Crystal Stair

Langston Hughes on the steps in front of his house in Harlem. Photo by Robert W. Kelley, June 1958

 
 

Well, son, I’ll tell you:
Life for me ain’t been no crystal stair.
It’s had tacks in it,
And splinters,
And boards torn up,
And places with no carpet on the floor—
Bare.
But all the time
I’se been a-climbin’ on,
And reachin’ landin’s,
And turnin’ corners,
And sometimes goin’ in the dark
Where there ain’t been no light.
So, boy, don’t you turn back.
Don’t you set down on the steps.
‘Cause you finds it’s kinder hard.
Don’t you fall now—
For I’se still goin’, honey,
I’se still climbin’,
And life for me ain’t been no crystal stair.

Langston Hughes

Advertisements

Covered Up in Pink

“Apart from the two side seams the dress was folded into shape rather like cardboard. Any other girl would have looked like she was wearing cardboard, but on-screen I swear you would have thought Marilyn had on a pale, thin piece of silk. Her body was so fabulous it still came through.”

William Travilla

 
 

Diamonds Are A Girl’s Best Friend number, from Gentlemen Prefer Blondes (Howard Hawks, 1953)

 
 

This wasn’t the dress designed for this scene. William Travilla had designed a breathtaking show girl costume with jewels sewn onto a black fish-net body stocking up to the breasts, then covered in nude fabric, embellished with a mass of diamonds, costing close to $4,000. It never got past the cutting room floor. It was rejected because it came out that Marilyn has posed nude for a calendar back in 1949 (the infamous Golden Dreams photographed by Tom Kelley), when Marilyn was desperate for money. And instead of riding on the revelation, Travilla was given strict instructions to cover Marilyn up.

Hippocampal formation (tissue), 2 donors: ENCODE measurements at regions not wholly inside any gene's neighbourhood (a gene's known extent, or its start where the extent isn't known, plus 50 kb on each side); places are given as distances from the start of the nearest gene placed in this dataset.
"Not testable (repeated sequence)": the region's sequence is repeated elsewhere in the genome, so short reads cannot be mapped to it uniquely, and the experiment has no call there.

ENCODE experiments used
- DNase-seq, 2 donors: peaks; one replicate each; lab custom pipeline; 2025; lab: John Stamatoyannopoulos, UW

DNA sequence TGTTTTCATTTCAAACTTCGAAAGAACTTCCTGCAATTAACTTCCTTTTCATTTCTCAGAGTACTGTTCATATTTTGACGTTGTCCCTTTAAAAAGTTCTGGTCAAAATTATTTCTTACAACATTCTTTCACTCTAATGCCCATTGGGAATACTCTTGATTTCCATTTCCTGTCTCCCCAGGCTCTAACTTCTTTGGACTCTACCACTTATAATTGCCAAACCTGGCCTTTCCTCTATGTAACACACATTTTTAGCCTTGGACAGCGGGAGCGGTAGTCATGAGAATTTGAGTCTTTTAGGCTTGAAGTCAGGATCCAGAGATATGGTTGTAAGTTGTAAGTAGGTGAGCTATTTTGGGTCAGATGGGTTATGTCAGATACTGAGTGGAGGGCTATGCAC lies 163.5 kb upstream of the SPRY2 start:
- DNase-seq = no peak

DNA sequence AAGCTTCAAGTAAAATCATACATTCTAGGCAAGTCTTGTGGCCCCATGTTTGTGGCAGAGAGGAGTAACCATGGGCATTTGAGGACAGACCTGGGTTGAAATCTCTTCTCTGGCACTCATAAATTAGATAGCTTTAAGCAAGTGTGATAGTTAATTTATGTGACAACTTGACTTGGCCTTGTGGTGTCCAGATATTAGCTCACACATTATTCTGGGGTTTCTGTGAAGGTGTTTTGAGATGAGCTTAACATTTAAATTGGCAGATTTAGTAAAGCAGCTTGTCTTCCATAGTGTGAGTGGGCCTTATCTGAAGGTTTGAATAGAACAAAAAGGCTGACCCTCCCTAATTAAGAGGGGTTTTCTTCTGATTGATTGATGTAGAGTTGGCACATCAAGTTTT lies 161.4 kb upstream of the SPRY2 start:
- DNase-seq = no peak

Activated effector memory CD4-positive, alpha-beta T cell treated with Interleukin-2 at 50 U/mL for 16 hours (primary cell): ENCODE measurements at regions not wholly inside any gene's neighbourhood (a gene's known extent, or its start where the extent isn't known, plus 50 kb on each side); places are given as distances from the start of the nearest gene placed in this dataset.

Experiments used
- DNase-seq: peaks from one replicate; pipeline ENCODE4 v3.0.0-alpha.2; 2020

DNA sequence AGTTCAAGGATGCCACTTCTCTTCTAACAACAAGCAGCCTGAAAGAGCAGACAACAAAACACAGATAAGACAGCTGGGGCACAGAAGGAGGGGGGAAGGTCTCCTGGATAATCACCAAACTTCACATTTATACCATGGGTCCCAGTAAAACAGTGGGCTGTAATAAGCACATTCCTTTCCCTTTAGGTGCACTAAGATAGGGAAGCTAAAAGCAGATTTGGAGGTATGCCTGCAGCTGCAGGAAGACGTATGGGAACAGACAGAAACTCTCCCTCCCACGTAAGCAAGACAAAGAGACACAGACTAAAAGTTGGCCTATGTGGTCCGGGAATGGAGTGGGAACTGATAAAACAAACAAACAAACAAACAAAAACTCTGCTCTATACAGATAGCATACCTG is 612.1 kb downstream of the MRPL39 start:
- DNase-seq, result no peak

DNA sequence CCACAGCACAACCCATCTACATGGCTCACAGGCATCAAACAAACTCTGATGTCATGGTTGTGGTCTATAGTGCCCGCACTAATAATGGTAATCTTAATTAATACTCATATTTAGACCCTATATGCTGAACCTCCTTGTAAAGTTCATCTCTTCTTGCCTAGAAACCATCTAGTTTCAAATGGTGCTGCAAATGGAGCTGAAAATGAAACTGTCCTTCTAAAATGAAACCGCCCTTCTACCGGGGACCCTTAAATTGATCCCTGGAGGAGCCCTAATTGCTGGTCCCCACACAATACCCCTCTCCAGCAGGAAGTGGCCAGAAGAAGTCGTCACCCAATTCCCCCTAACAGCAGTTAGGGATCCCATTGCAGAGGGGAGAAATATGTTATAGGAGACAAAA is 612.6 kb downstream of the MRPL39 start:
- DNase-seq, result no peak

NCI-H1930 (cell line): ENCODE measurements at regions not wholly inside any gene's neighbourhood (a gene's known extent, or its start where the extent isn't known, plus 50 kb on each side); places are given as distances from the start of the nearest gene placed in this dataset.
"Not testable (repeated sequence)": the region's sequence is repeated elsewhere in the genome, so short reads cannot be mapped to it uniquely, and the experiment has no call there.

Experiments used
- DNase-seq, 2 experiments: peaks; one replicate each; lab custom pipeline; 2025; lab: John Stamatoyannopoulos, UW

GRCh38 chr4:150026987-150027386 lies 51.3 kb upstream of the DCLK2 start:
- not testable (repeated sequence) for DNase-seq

It was rejected because it came out that Marilyn has posed nude for a calendar back in 1949 (the infamous Golden Dreams photographed by Tom Kelley), when Marilyn was desperate for money. And instead of riding on the revelation, Travilla was given strict instructions to cover Marilyn up.

 
 

 
 

The original concept for the new dress included black gloves and shoes, and no one is sure why they became pink, but Travilla redid his sketch to show pink gloves. When people see the actual dress they often remark that in real life is lighter than it appears in the movie. That is easily explained by the use of glorious Technicolor according to Travilla himself, not only did he have to design the dress, but he had to make sure he got the fabric right, as Technicolor would make it appear more vibrant on film.

This dress was made out of peau d’ange, a sort of silk satin. The aim was to show the outline of the body, but for the dress to move with the body and not crease – which was rather difficult when Marilyn was moving up and down the stairs. Eventually the silk satin was glued onto felt, with a black lining added to the back, to give it a stiffness.

 
 

Marilyn Monroe’s rendition of the song Diamonds Are a Girl’s Best Friend and her pink dress are considered iconic, and the performance has inspired homages by Madonna (Material Girl music video) , Geri Halliwell, Kylie Minogue,  Anna Nicole Smith, Christina Aguilera, and James Franco (Oscar 2011).